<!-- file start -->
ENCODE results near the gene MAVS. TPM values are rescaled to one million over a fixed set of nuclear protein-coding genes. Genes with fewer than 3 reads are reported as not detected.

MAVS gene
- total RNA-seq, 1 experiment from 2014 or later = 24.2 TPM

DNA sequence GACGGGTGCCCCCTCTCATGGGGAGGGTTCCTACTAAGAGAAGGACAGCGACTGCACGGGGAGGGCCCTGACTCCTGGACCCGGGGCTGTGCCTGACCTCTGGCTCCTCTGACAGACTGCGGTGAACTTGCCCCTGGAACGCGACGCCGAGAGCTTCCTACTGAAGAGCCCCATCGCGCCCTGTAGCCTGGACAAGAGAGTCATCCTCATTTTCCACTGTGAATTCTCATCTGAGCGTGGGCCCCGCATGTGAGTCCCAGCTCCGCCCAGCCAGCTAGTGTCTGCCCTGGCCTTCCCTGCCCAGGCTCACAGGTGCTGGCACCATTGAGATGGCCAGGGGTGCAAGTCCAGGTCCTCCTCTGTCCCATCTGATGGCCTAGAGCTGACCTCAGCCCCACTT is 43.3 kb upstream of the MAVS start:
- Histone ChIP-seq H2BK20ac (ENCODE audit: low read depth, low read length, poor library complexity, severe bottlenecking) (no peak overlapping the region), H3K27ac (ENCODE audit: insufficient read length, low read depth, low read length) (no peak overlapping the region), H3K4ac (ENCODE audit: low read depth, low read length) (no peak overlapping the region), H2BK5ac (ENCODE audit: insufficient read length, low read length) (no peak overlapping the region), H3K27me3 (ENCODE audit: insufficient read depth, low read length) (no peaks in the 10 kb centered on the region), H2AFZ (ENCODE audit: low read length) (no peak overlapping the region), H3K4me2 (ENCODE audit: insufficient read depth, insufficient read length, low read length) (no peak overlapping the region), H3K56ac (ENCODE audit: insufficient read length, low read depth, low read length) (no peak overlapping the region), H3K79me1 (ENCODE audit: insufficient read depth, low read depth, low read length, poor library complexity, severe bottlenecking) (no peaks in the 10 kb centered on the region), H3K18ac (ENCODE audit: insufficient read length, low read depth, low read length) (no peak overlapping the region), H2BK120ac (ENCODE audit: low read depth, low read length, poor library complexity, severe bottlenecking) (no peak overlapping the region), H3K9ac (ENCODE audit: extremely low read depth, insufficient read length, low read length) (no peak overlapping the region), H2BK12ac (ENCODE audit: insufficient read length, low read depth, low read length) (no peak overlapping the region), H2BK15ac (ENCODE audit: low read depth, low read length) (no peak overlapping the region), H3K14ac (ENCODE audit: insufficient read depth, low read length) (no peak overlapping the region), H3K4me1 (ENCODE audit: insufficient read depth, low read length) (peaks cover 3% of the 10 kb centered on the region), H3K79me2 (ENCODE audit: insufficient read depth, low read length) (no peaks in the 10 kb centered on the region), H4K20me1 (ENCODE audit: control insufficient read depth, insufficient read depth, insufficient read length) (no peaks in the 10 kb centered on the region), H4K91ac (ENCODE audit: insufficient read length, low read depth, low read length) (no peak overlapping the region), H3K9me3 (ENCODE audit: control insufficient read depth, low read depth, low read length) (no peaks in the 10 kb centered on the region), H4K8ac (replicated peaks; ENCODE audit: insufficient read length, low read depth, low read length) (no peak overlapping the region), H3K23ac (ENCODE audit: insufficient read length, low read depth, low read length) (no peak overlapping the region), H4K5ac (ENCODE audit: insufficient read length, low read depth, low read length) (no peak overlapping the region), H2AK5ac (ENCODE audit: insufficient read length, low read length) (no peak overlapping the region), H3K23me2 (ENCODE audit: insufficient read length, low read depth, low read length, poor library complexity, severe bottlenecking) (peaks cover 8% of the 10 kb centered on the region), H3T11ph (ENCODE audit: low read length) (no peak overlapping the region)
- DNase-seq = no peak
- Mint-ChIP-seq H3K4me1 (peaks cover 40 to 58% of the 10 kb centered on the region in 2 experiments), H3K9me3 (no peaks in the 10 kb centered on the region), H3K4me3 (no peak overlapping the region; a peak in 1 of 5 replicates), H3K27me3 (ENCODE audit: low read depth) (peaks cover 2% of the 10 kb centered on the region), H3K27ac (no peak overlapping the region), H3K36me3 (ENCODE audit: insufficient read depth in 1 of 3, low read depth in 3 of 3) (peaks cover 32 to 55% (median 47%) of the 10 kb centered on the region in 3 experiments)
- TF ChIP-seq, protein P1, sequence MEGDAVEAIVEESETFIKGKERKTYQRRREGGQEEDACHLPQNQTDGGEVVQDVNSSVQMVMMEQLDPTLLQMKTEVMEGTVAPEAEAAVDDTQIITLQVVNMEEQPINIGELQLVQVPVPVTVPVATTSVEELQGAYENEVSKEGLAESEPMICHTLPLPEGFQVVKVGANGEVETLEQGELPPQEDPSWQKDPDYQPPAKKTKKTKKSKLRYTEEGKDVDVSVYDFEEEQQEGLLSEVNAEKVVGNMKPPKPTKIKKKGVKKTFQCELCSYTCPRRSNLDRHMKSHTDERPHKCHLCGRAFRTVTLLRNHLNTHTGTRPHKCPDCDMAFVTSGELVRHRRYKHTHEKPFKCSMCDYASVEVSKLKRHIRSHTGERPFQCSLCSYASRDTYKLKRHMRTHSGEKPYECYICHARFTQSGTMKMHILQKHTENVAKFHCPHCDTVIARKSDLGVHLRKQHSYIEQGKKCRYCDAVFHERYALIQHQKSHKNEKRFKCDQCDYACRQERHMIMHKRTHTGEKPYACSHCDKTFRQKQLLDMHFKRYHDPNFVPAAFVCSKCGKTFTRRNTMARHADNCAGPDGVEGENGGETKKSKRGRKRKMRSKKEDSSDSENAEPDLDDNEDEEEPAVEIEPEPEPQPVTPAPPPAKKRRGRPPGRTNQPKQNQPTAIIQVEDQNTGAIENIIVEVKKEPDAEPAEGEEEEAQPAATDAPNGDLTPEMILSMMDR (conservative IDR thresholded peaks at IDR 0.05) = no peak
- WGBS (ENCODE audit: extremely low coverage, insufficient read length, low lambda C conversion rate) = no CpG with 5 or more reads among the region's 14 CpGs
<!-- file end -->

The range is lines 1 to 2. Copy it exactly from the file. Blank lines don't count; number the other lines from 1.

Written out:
ENCODE results near the gene MAVS. TPM values are rescaled to one million over a fixed set of nuclear protein-coding genes. Genes with fewer than 3 reads are reported as not detected.

MAVS gene